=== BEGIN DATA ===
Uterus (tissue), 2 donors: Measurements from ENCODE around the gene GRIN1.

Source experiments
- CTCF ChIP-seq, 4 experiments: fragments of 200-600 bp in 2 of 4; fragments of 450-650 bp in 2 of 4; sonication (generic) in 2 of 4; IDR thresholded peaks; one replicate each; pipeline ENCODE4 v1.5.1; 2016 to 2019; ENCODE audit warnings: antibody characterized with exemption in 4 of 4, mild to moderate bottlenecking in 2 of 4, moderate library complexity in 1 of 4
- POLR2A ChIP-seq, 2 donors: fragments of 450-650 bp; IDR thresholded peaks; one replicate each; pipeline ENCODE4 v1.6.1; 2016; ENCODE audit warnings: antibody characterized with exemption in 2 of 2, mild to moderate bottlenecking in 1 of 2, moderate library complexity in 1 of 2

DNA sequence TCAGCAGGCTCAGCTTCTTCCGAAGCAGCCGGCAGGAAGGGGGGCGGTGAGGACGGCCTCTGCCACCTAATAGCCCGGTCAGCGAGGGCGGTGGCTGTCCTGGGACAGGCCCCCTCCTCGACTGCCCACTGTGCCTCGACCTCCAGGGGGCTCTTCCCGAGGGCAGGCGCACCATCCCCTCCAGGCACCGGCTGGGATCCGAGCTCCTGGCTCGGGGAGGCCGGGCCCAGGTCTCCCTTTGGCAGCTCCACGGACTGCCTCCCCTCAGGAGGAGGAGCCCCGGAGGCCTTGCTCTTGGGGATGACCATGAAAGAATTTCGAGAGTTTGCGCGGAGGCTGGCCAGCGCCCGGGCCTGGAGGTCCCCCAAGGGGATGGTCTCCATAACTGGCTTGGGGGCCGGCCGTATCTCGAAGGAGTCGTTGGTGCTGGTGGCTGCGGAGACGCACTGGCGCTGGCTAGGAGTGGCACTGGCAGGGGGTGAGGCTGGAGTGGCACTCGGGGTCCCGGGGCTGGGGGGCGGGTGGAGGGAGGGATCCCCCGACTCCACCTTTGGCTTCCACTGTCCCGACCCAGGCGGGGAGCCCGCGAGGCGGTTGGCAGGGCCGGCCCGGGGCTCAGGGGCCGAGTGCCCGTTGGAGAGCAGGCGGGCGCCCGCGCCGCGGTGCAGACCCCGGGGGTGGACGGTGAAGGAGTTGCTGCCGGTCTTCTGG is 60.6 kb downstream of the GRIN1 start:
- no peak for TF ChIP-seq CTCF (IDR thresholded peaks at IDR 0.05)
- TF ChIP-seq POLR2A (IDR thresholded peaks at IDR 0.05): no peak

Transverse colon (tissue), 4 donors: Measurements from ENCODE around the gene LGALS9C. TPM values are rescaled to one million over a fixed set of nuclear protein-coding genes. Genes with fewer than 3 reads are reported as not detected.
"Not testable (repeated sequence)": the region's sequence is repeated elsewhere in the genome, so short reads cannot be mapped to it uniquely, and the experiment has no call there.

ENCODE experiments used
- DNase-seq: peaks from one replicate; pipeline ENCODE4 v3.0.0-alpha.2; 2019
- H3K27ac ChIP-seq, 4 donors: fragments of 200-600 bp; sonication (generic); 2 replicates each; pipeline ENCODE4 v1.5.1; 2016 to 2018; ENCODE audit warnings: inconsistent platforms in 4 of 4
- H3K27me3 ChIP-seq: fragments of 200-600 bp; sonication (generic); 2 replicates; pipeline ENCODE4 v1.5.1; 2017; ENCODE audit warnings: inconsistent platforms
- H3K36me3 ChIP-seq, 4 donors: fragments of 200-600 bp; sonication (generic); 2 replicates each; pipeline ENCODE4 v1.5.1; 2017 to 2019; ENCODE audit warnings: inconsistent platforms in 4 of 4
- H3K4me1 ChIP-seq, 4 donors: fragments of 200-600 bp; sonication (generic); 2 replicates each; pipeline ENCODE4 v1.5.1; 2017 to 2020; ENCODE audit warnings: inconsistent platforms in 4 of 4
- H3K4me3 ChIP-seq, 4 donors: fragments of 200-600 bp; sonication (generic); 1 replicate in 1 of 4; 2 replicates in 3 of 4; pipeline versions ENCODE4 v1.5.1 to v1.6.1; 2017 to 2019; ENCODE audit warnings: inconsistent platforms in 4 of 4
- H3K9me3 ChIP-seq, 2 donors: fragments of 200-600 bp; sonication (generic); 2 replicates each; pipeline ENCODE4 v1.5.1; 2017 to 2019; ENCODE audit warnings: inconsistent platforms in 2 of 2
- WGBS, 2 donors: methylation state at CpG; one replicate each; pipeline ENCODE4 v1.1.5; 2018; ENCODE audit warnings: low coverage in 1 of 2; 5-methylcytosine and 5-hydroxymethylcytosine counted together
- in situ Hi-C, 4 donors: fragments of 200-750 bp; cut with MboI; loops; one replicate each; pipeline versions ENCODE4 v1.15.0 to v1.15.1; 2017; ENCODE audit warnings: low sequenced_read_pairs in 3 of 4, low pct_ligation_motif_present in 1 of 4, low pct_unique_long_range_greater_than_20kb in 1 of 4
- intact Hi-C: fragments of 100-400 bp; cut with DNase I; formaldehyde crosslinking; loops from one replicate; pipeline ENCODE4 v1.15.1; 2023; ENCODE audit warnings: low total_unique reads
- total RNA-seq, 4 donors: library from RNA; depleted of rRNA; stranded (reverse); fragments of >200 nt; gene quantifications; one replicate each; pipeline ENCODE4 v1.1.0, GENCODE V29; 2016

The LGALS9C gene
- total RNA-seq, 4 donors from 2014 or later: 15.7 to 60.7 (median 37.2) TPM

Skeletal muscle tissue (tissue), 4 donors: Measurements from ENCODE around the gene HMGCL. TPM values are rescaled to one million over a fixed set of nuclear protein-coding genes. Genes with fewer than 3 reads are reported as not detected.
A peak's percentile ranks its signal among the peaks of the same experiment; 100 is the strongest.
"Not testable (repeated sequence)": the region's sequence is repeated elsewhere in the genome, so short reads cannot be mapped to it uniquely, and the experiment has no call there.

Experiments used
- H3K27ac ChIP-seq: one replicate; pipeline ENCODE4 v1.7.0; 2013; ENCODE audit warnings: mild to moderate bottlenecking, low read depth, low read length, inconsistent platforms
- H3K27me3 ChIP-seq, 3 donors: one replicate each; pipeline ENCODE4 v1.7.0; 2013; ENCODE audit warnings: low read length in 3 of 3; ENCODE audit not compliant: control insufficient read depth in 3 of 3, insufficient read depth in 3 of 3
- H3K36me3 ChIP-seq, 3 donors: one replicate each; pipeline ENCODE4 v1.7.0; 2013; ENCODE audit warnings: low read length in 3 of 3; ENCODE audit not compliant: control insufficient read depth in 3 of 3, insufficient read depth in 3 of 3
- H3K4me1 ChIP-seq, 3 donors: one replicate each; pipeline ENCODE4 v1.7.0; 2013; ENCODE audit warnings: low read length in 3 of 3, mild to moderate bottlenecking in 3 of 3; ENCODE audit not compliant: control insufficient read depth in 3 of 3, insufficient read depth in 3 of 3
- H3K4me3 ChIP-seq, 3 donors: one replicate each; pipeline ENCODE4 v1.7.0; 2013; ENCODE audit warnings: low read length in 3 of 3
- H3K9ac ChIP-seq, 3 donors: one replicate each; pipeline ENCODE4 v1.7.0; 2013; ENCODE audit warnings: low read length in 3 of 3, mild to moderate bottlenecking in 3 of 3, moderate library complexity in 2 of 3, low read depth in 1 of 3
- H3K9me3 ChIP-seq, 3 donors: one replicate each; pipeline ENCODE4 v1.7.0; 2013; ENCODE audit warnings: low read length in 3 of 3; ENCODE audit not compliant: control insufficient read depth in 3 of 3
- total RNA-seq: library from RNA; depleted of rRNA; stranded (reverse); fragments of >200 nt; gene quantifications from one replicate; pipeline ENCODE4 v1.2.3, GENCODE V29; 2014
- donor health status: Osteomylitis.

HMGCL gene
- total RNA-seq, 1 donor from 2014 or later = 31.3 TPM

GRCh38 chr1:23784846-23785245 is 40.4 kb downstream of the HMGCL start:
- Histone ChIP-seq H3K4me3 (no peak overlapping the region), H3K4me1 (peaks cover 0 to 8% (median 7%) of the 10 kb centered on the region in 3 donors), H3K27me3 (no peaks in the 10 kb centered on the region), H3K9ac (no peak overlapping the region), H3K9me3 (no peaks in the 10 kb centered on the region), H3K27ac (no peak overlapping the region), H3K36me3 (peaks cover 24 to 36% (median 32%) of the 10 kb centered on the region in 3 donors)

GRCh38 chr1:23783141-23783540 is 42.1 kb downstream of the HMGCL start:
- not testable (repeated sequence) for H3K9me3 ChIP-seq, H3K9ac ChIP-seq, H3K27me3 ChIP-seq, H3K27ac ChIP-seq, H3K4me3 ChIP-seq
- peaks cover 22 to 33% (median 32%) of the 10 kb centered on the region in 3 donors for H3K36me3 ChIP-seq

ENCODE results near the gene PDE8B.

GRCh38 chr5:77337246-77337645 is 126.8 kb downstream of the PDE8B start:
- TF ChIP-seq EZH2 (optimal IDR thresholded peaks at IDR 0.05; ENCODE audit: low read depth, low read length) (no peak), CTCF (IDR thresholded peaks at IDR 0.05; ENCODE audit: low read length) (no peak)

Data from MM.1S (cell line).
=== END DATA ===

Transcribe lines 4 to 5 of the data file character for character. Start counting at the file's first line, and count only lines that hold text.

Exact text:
- POLR2A ChIP-seq, 2 donors: fragments of 450-650 bp; IDR thresholded peaks; one replicate each; pipeline ENCODE4 v1.6.1; 2016; ENCODE audit warnings: antibody characterized with exemption in 2 of 2, mild to moderate bottlenecking in 1 of 2, moderate library complexity in 1 of 2

DNA sequence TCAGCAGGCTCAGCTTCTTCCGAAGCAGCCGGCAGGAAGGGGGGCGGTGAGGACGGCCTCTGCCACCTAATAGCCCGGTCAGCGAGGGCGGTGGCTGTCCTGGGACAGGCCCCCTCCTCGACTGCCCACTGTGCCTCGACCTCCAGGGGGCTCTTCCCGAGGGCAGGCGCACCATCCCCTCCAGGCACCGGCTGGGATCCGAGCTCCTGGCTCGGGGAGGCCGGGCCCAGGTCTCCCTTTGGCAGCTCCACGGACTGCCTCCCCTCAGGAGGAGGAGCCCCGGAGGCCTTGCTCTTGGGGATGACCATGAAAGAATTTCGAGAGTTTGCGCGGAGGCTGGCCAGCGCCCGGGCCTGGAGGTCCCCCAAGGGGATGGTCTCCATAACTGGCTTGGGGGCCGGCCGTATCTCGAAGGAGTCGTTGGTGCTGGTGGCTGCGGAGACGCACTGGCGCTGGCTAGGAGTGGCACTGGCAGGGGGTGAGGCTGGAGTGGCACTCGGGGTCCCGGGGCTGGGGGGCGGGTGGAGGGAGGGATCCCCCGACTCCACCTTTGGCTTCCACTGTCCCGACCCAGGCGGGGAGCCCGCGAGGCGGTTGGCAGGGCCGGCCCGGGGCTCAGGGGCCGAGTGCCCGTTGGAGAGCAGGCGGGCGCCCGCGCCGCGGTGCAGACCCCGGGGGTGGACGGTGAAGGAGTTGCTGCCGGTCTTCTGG is 60.6 kb downstream of the GRIN1 start: